CORONAVIRUS NEWS: Coronavirus Makes Air Force Worry About Supply Chains

By Jon Harper
Airmen prepare to service a C-17 Globemaster III

Air Force Photo

The Air Force is concerned that its supply of spare parts and other critical items could be disrupted by the coronavirus, the service’s top officer said March 18.

The disease, also known as COVID-19, has infected more than 180,000 people worldwide and killed more than 7,000, including upwards of 100 in the United States. The outbreak has upended the daily lives of Americans, including the shuttering of businesses, forced teleworking, travel restrictions, bans on large gatherings, and “social distancing” measures to limit the spread of the virus.

Undersecretary of Defense for Acquisition and Sustainment Ellen Lord and service leaders such as Assistant Secretary of the Air Force for Acquisition, Technology and Logistics Will Roper are keeping an eye on the industrial base and how it might be affected by the global pandemic, Air Force Chief of Staff Gen. David Goldfein said in a teleconference with reporters.

“To date we have not seen a limitation that’s caused us to pause or affect operations in any way, but this is a concern going forward because companies have got to figure out how to keep their [production] lines open with their own social distancing and their own procedures to be able to protect their workforce,” Goldfein said. “This is a constant communication that’s led by Secretary Lord with industry leaders to make sure that we can keep the trains running.”

On March 17, at Lord’s direction, Pentagon officials began what will be a daily series of phone calls with defense industry associations, including the National Defense Industrial Association, to discuss COVID-19 updates and get feedback on impacts on industry.

“The department remains fully engaged with the defense industrial base on all programs, and stands ready to respond when needed,” Lt. Col. Mike Andrews, a Pentagon spokesman, said in a statement.

Meanwhile, Goldfein said the Air Force has seven confirmed cases of COVID-19.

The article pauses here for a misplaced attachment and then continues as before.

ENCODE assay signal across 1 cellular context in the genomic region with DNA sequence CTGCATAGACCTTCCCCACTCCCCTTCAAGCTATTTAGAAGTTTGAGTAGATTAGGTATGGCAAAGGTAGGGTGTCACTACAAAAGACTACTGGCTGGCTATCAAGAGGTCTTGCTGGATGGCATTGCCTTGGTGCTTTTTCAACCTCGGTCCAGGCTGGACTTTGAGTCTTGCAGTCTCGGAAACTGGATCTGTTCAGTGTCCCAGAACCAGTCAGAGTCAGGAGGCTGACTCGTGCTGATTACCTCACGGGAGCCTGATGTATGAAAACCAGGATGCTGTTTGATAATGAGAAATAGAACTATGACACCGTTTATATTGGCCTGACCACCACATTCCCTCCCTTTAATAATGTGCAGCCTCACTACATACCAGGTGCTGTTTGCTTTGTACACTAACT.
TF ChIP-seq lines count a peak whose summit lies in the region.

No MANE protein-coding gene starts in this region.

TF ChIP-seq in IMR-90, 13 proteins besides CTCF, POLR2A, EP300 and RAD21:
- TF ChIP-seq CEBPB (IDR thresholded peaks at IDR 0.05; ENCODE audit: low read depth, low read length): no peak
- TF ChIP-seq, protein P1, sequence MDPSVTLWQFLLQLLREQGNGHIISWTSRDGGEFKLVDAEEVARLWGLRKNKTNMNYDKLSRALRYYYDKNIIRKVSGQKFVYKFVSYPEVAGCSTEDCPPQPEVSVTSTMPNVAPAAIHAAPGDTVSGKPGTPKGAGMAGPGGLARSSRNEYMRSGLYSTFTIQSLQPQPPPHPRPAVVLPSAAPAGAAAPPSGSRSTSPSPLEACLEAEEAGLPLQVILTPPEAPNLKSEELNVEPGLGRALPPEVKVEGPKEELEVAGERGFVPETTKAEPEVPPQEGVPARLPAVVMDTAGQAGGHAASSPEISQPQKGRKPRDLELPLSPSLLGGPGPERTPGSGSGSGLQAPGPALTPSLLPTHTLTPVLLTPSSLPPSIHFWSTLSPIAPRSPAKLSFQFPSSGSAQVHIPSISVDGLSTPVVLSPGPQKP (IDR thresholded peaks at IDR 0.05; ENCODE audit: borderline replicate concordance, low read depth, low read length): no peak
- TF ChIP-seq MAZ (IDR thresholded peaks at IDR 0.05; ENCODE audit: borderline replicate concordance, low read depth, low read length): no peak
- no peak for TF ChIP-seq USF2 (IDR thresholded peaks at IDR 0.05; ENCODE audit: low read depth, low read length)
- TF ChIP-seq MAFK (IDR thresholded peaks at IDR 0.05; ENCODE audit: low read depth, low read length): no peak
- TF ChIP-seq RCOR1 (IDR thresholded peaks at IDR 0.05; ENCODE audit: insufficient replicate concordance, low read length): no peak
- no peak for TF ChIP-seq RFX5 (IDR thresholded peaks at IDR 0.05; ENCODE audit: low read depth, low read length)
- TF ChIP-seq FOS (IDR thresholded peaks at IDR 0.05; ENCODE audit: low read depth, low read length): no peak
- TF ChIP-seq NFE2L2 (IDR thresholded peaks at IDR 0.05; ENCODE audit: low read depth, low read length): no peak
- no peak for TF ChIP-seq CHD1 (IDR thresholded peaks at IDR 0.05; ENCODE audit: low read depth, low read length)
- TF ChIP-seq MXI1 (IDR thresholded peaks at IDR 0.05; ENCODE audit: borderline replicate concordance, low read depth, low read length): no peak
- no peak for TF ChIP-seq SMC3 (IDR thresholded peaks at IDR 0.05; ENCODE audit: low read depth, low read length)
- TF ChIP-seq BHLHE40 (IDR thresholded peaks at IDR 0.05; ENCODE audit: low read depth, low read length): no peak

However, Air Force Surgeon General Lt. Gen. Dorothy Hogg said the number of infected airmen is expected to grow in the coming weeks.

“We do know that our cases will increase just like they are in the general public, and so we are paying attention to those cases and identifying contacts and implementing measures to decrease exposures” to include social distancing, she said.

“Projections are difficult because there’s a lot we still don’t know about the virus,” she added. “We do know that the virus is highly infectious. … We’re looking at that and using that as our planning factor.”

Goldfein noted that exercises such as Red Flag Alaska, which generally includes hundreds of airmen training for high-end warfare, have been canceled. Additionally, a major advanced battle management system experiment involving industry and high-level Pentagon officials, originally slated for April, has been postponed until June.

As part of the service’s social distancing efforts, Goldfein, Secretary Barbara Barrett and Vice Chief of Staff Gen. Stephen “Seve” Wilson have begun teleworking.

“We’re sending a message to every echelon of command in the Air Force that if the chief of staff of the Air Force can do it, then they can too,” Goldfein said. “The good news is I’ve got everything I need both classified and otherwise to continue to stay connected.”

So far, the coronavirus pandemic has not caused any recruiting problems for the service. “But common sense would say as the nation limits its movement, at some point that is going to have an impact,” he said.

Lt. Gen. Brian Kelly, deputy chief of staff for manpower, personnel and services, said recruiting stations remain open, but the service will need to boost its digital and social media engagement with potential recruits to mitigate potential shortfalls.



Topics: Air Force News

Comments (0)

Retype the CAPTCHA code from the image
Change the CAPTCHA codeSpeak the CAPTCHA code
Please enter the text displayed in the image.